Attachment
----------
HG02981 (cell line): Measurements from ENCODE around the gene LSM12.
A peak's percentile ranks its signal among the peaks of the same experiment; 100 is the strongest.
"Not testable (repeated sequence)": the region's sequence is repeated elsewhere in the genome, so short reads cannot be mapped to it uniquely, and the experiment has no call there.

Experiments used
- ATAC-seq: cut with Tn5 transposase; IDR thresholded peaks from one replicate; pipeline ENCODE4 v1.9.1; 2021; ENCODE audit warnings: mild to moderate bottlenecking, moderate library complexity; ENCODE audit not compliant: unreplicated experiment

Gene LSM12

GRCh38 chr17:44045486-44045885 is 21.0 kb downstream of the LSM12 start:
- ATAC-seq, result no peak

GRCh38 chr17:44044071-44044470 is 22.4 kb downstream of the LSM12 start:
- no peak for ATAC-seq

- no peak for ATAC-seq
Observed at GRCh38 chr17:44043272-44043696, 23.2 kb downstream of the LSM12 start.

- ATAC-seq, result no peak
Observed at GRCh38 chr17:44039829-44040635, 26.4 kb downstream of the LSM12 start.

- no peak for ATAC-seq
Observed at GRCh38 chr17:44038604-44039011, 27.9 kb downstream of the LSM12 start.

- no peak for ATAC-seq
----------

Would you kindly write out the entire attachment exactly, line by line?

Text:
HG02981 (cell line): Measurements from ENCODE around the gene LSM12.
A peak's percentile ranks its signal among the peaks of the same experiment; 100 is the strongest.
"Not testable (repeated sequence)": the region's sequence is repeated elsewhere in the genome, so short reads cannot be mapped to it uniquely, and the experiment has no call there.

Experiments used
- ATAC-seq: cut with Tn5 transposase; IDR thresholded peaks from one replicate; pipeline ENCODE4 v1.9.1; 2021; ENCODE audit warnings: mild to moderate bottlenecking, moderate library complexity; ENCODE audit not compliant: unreplicated experiment

Gene LSM12

GRCh38 chr17:44045486-44045885 is 21.0 kb downstream of the LSM12 start:
- ATAC-seq, result no peak

GRCh38 chr17:44044071-44044470 is 22.4 kb downstream of the LSM12 start:
- no peak for ATAC-seq

- no peak for ATAC-seq
Observed at GRCh38 chr17:44043272-44043696, 23.2 kb downstream of the LSM12 start.

- ATAC-seq, result no peak
Observed at GRCh38 chr17:44039829-44040635, 26.4 kb downstream of the LSM12 start.

- no peak for ATAC-seq
Observed at GRCh38 chr17:44038604-44039011, 27.9 kb downstream of the LSM12 start.

- no peak for ATAC-seq